"In the early part of the pandemic, people knew exactly what the infection rates in their counties were day to day -; like the weather," Moreno said. "And now we have peaks in case loads that are so much higher, but there is less public awareness."

Rural populations are older, which also makes them more vulnerable to COVID-19-related hospitalization and death. Rural America also has fewer doctors and less access to intensive care or ventilators, which are needed to treat complications from COVID-19 infections.

"Rural communities often face many challenges that exacerbate health disparities in the country," the study concluded. "These areas usually run short on resources, including limited cold chain vaccine storage facilities and health care workers to administer vaccines. The geography can also compound disparities in access that affect rural clinics, which face unique challenges to provide vaccinations to residents who live many miles away."

Moreno said many people, including herself, know someone who has died from COVID-19. Her cousin's husband, a basketball coach, died despite his seemingly good health.

"It was devastating to my family," she said. "That's why my research has a personal motivation to help the community. You don't want more families to experience that unnecessary pain.

"Many of us are getting COVID again and it's mild," Moreno said. "But we have to remember the people who died from this disease."

Researchers say vaccination remains paramount to protect people as the pandemic persists.

"That's why it's important to tell people they need to get vaccinated," Moreno said. "Vaccines work. They're really helping people prevent death and health complications."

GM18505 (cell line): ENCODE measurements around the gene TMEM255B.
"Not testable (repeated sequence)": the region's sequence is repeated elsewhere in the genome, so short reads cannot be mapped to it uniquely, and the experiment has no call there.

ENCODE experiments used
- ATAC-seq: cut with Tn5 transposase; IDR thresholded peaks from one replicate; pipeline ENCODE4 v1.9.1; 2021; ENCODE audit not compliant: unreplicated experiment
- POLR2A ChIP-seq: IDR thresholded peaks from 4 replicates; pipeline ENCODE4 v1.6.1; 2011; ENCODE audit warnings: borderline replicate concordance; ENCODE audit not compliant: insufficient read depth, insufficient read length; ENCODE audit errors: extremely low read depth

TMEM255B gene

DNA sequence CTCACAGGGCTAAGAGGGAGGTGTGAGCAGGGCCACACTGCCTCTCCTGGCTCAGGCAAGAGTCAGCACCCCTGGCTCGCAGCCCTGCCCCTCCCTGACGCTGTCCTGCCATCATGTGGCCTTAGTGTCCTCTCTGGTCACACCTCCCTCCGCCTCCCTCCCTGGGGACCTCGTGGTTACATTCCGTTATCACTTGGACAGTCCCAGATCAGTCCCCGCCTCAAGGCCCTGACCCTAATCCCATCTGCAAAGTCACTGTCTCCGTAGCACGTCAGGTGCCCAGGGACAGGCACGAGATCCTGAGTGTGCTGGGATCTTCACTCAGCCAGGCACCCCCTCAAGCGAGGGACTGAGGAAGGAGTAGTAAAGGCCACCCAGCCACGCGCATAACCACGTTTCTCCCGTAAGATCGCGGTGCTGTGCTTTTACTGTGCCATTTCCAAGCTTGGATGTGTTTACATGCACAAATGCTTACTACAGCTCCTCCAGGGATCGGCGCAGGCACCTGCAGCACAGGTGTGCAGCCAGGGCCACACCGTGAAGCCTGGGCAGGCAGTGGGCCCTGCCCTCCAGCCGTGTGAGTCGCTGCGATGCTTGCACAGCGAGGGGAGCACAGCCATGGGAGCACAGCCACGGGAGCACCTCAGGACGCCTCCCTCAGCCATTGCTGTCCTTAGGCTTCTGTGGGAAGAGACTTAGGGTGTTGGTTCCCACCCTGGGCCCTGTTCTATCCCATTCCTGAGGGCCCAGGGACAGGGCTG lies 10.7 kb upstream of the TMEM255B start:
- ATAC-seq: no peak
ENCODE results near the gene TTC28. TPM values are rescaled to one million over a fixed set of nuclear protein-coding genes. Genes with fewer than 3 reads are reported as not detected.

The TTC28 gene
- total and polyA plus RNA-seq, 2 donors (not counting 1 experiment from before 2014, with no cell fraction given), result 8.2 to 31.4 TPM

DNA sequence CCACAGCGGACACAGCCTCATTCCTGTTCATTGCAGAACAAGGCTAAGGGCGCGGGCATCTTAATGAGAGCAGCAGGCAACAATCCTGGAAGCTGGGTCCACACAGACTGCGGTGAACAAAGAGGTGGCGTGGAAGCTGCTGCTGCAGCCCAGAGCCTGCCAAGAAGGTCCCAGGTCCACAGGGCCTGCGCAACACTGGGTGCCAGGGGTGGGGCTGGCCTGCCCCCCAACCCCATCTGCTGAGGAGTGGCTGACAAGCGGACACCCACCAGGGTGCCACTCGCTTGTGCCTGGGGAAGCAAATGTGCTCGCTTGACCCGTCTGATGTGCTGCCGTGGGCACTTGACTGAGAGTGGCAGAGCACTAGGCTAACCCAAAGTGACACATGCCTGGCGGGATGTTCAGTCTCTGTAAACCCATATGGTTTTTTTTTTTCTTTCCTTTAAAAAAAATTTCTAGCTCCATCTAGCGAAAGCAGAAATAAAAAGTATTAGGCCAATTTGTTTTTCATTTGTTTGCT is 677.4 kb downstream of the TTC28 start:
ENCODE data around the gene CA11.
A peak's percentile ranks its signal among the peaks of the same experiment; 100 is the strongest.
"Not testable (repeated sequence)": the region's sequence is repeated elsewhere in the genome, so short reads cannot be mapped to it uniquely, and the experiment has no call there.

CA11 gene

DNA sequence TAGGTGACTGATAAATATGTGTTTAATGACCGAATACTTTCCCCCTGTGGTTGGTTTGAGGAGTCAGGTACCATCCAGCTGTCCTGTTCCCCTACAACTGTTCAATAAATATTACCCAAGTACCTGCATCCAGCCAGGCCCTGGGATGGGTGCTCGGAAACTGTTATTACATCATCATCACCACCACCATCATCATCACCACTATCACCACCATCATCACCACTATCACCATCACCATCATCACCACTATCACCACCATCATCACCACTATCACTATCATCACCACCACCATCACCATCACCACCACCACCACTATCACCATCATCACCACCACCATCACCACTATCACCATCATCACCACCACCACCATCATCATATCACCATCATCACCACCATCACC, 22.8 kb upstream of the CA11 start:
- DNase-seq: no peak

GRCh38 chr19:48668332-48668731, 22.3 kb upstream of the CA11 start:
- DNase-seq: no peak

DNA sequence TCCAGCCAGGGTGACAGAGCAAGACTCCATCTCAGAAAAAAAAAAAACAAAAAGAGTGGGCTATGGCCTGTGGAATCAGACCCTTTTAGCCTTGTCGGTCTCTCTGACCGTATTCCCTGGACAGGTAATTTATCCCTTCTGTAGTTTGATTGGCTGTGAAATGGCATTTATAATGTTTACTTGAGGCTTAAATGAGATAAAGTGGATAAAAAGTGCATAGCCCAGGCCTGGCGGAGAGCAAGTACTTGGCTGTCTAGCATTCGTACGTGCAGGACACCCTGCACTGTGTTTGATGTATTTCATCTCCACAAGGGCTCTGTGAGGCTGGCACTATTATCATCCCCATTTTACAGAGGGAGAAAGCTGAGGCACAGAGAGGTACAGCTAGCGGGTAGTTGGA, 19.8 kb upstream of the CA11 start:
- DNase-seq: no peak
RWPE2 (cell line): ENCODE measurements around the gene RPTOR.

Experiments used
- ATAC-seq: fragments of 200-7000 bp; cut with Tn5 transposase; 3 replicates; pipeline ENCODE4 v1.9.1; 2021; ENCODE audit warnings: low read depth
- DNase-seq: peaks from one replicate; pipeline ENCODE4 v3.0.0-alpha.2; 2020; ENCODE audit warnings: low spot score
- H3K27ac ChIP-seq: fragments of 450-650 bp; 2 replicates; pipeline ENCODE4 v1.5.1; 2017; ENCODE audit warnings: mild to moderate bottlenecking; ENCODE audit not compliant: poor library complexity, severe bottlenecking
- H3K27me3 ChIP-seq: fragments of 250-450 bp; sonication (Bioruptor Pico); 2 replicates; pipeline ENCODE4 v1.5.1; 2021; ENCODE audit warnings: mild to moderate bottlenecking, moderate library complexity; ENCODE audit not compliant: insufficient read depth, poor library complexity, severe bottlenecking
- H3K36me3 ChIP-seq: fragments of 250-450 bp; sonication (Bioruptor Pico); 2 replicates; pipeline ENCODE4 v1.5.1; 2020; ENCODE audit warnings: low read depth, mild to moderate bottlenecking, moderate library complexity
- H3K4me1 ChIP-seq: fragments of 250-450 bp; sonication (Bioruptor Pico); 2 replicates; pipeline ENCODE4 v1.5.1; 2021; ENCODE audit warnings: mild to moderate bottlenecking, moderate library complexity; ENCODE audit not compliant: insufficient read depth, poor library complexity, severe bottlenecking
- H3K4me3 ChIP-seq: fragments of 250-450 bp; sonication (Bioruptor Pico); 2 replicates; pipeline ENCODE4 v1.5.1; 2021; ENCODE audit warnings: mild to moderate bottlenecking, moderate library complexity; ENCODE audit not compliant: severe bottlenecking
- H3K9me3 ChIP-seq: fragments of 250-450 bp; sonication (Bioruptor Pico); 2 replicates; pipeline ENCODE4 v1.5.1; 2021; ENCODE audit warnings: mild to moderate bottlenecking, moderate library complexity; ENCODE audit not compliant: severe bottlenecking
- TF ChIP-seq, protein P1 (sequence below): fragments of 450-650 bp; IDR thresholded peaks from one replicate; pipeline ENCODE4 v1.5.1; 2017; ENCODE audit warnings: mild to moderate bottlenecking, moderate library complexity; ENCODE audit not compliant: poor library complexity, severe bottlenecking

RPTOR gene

Cuadros said disparities the study observed have implications far beyond the pandemic.

"COVID-19 exposed all of these hidden problems in our health care system," Cuadros said.

He has studied the impact of diseases such as AIDS and malaria in developing countries around the world. Ready access to health care makes all the difference, he said.

"We think of the United States as being a rich country with a good health care system, but it's not true," he said. "It's strong in some areas with other areas that are vulnerable with poor access to health care.

"The disparities in rural communities with limited access to health care are invisible. But the pandemic exposed these problems," he said. "Now that we know about these problems, we can take action to fix them and promote more access to health care in those vulnerable counties.

"From chronic illnesses to opioid addiction -; all of these problems will be hitting harder in those same rural areas." Cuadros said. "We need to start a conversation about how to fix this problem because it's something we'll be dealing with for years to come."

Journal reference:

Cuadros, D.F., et al. (2022) Association Between Vaccination Coverage Disparity and the Dynamics of the COVID-19 Delta and Omicron Waves in the US. Frontiers in Medicine.


The opinions expressed here are the views of the writer and do not necessarily reflect the views and opinions of News Medical.